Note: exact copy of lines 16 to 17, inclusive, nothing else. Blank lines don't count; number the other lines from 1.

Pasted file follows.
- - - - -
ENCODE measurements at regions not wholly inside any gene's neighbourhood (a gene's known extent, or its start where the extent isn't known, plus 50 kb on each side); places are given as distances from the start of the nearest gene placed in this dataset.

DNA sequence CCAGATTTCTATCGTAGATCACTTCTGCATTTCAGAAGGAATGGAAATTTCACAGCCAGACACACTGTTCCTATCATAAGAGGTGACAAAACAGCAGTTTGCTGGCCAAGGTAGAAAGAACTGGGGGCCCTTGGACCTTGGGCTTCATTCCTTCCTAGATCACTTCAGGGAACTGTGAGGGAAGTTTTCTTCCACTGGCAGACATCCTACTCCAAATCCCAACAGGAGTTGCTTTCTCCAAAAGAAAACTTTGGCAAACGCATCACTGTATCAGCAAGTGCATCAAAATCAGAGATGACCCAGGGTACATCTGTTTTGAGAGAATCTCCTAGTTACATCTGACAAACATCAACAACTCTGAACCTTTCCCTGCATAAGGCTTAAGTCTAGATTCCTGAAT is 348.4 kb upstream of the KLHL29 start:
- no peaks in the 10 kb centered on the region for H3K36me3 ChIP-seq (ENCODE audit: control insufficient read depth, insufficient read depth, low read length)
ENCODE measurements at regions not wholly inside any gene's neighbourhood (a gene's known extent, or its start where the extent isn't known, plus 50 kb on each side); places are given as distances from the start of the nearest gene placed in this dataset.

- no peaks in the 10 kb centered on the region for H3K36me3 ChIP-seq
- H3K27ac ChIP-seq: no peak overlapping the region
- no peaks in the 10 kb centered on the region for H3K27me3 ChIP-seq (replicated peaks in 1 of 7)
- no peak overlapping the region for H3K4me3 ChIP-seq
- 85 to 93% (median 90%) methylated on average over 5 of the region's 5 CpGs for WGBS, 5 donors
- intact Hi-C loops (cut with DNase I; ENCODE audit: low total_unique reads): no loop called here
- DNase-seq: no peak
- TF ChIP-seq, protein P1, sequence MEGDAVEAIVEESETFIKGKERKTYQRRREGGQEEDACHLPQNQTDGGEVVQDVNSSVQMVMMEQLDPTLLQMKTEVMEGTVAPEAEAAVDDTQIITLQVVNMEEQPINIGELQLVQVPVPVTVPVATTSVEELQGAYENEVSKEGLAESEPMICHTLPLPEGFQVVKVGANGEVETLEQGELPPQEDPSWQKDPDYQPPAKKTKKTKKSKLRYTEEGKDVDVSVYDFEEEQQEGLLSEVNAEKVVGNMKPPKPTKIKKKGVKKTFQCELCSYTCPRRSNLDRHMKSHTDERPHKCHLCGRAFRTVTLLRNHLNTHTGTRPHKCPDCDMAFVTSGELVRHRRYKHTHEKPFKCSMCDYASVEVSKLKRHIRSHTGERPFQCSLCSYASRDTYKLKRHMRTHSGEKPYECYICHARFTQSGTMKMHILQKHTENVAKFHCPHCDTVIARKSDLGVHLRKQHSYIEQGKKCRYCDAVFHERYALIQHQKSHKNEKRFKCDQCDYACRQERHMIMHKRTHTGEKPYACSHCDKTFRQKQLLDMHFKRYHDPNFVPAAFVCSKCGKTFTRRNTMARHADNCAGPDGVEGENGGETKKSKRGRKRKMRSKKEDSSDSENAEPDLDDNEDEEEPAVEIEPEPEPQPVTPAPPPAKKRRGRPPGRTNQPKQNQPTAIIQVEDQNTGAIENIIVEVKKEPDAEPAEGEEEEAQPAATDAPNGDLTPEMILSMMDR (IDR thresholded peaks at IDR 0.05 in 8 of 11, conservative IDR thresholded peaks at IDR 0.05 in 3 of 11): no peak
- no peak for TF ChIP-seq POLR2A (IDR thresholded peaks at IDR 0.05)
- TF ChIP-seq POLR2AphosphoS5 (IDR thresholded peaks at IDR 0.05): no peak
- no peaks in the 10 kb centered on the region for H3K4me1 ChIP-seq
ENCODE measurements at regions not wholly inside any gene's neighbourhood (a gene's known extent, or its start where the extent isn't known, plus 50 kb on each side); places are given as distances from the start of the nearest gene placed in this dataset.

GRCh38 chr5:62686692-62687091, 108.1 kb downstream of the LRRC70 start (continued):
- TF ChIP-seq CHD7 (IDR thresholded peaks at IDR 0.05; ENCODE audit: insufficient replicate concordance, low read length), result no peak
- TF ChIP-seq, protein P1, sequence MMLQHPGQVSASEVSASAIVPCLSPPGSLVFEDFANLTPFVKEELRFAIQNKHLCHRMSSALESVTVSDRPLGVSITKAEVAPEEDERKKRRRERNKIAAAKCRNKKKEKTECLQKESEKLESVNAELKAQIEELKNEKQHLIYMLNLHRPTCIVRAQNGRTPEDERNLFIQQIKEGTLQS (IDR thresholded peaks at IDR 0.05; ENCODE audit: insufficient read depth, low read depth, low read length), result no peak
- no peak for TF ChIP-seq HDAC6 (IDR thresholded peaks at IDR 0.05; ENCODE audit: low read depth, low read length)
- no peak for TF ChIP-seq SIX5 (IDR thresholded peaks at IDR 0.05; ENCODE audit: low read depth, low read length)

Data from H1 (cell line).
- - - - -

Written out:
ENCODE measurements at regions not wholly inside any gene's neighbourhood (a gene's known extent, or its start where the extent isn't known, plus 50 kb on each side); places are given as distances from the start of the nearest gene placed in this dataset.

GRCh38 chr5:62686692-62687091, 108.1 kb downstream of the LRRC70 start (continued):